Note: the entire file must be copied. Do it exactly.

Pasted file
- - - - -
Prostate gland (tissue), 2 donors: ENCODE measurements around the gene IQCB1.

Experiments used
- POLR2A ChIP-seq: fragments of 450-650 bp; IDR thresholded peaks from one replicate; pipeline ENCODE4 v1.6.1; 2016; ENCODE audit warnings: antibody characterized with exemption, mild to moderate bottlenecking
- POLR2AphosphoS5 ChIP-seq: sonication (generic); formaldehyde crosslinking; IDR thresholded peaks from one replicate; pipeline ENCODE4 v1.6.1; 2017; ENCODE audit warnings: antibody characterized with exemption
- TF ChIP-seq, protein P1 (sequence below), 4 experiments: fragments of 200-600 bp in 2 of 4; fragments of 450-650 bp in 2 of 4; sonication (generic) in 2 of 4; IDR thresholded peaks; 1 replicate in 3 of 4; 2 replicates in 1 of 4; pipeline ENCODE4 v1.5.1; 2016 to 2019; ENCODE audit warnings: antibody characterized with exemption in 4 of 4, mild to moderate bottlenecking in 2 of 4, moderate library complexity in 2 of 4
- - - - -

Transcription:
Prostate gland (tissue), 2 donors: ENCODE measurements around the gene IQCB1.

Experiments used
- POLR2A ChIP-seq: fragments of 450-650 bp; IDR thresholded peaks from one replicate; pipeline ENCODE4 v1.6.1; 2016; ENCODE audit warnings: antibody characterized with exemption, mild to moderate bottlenecking
- POLR2AphosphoS5 ChIP-seq: sonication (generic); formaldehyde crosslinking; IDR thresholded peaks from one replicate; pipeline ENCODE4 v1.6.1; 2017; ENCODE audit warnings: antibody characterized with exemption
- TF ChIP-seq, protein P1 (sequence below), 4 experiments: fragments of 200-600 bp in 2 of 4; fragments of 450-650 bp in 2 of 4; sonication (generic) in 2 of 4; IDR thresholded peaks; 1 replicate in 3 of 4; 2 replicates in 1 of 4; pipeline ENCODE4 v1.5.1; 2016 to 2019; ENCODE audit warnings: antibody characterized with exemption in 4 of 4, mild to moderate bottlenecking in 2 of 4, moderate library complexity in 2 of 4